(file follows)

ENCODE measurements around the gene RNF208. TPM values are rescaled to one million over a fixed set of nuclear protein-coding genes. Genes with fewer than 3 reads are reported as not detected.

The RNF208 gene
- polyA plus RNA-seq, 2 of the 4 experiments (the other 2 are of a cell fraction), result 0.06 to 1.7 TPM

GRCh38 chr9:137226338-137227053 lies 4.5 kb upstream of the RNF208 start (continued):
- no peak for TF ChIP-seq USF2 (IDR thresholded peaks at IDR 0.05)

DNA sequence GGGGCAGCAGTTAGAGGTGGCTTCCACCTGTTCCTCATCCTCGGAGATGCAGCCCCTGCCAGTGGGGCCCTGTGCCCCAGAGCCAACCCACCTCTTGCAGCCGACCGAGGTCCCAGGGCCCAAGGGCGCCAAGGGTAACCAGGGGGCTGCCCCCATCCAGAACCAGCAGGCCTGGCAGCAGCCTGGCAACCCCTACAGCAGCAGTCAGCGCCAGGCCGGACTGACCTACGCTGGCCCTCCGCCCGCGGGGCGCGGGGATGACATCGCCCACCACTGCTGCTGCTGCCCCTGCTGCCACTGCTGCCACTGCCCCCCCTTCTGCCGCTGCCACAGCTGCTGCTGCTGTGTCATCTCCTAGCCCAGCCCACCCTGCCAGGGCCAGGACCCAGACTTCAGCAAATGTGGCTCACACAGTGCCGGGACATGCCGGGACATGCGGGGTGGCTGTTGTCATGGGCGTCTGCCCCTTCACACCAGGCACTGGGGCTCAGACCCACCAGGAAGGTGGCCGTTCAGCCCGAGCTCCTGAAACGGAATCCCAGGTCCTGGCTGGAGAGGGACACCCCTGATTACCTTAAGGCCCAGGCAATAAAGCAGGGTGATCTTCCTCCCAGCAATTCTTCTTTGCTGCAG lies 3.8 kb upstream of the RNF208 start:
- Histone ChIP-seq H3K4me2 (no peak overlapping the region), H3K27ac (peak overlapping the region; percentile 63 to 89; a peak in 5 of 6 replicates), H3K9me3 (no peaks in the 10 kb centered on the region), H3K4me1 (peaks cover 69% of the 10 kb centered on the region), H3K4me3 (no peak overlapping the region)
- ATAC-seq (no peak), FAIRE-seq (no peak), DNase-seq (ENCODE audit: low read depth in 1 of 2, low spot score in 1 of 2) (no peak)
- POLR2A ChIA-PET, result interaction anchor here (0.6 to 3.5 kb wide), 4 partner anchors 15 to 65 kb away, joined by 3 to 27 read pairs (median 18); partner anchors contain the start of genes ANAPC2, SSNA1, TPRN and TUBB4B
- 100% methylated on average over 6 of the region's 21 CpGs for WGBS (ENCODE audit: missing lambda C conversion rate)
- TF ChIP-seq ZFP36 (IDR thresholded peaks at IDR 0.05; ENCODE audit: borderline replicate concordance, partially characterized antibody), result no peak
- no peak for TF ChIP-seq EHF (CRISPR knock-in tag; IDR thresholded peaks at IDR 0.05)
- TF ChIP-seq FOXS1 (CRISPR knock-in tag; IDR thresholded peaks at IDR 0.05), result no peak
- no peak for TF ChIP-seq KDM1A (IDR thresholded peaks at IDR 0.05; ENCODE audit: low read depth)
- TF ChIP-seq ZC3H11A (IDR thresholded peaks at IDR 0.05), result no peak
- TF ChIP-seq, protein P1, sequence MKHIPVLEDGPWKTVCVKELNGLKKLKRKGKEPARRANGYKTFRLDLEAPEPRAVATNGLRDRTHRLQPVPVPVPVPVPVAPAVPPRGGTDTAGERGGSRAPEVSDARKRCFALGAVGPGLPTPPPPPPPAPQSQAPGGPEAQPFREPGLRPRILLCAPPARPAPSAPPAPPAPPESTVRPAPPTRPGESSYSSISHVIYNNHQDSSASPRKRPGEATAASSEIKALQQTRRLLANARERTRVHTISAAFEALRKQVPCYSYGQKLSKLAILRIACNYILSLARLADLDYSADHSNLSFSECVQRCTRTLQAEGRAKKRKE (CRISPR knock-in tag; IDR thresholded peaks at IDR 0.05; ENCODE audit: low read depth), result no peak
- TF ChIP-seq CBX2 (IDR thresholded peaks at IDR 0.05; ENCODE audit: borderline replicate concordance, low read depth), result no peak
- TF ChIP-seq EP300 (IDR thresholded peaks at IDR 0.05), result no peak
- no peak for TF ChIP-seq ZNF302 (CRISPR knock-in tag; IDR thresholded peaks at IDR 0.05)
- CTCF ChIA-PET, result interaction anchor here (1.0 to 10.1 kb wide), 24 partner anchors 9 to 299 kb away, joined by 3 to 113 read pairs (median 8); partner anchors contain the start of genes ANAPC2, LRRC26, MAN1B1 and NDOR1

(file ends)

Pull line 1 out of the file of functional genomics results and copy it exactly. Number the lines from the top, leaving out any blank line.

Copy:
ENCODE measurements around the gene RNF208. TPM values are rescaled to one million over a fixed set of nuclear protein-coding genes. Genes with fewer than 3 reads are reported as not detected.